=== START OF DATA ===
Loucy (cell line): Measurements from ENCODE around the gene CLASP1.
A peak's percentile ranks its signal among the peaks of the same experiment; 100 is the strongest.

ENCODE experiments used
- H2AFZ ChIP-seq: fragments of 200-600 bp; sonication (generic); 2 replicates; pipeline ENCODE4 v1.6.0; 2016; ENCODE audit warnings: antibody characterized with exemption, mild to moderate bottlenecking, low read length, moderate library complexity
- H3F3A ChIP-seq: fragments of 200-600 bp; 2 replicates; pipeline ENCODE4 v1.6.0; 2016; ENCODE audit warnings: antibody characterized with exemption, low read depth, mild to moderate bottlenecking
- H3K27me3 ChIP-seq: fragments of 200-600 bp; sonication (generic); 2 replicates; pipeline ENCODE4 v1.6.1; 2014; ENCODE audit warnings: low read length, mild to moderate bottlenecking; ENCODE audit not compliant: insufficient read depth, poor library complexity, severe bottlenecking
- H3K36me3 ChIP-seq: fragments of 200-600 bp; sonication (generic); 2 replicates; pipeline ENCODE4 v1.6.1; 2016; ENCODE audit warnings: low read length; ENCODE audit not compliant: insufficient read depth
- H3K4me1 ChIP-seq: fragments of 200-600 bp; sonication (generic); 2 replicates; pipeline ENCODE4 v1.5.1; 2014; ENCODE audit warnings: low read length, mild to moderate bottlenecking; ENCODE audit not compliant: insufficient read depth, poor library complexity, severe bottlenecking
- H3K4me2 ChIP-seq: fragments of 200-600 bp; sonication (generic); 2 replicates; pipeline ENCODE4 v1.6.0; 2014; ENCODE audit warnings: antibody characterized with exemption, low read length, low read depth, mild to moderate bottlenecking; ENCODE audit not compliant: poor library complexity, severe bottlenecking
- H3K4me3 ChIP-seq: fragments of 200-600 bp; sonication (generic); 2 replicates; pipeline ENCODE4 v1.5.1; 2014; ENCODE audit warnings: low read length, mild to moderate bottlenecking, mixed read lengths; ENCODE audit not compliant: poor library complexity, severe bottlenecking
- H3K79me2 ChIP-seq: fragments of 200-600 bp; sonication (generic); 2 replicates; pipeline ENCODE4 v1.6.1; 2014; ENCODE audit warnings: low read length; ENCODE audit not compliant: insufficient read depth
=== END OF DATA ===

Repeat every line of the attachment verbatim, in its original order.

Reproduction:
Loucy (cell line): Measurements from ENCODE around the gene CLASP1.
A peak's percentile ranks its signal among the peaks of the same experiment; 100 is the strongest.

ENCODE experiments used
- H2AFZ ChIP-seq: fragments of 200-600 bp; sonication (generic); 2 replicates; pipeline ENCODE4 v1.6.0; 2016; ENCODE audit warnings: antibody characterized with exemption, mild to moderate bottlenecking, low read length, moderate library complexity
- H3F3A ChIP-seq: fragments of 200-600 bp; 2 replicates; pipeline ENCODE4 v1.6.0; 2016; ENCODE audit warnings: antibody characterized with exemption, low read depth, mild to moderate bottlenecking
- H3K27me3 ChIP-seq: fragments of 200-600 bp; sonication (generic); 2 replicates; pipeline ENCODE4 v1.6.1; 2014; ENCODE audit warnings: low read length, mild to moderate bottlenecking; ENCODE audit not compliant: insufficient read depth, poor library complexity, severe bottlenecking
- H3K36me3 ChIP-seq: fragments of 200-600 bp; sonication (generic); 2 replicates; pipeline ENCODE4 v1.6.1; 2016; ENCODE audit warnings: low read length; ENCODE audit not compliant: insufficient read depth
- H3K4me1 ChIP-seq: fragments of 200-600 bp; sonication (generic); 2 replicates; pipeline ENCODE4 v1.5.1; 2014; ENCODE audit warnings: low read length, mild to moderate bottlenecking; ENCODE audit not compliant: insufficient read depth, poor library complexity, severe bottlenecking
- H3K4me2 ChIP-seq: fragments of 200-600 bp; sonication (generic); 2 replicates; pipeline ENCODE4 v1.6.0; 2014; ENCODE audit warnings: antibody characterized with exemption, low read length, low read depth, mild to moderate bottlenecking; ENCODE audit not compliant: poor library complexity, severe bottlenecking
- H3K4me3 ChIP-seq: fragments of 200-600 bp; sonication (generic); 2 replicates; pipeline ENCODE4 v1.5.1; 2014; ENCODE audit warnings: low read length, mild to moderate bottlenecking, mixed read lengths; ENCODE audit not compliant: poor library complexity, severe bottlenecking
- H3K79me2 ChIP-seq: fragments of 200-600 bp; sonication (generic); 2 replicates; pipeline ENCODE4 v1.6.1; 2014; ENCODE audit warnings: low read length; ENCODE audit not compliant: insufficient read depth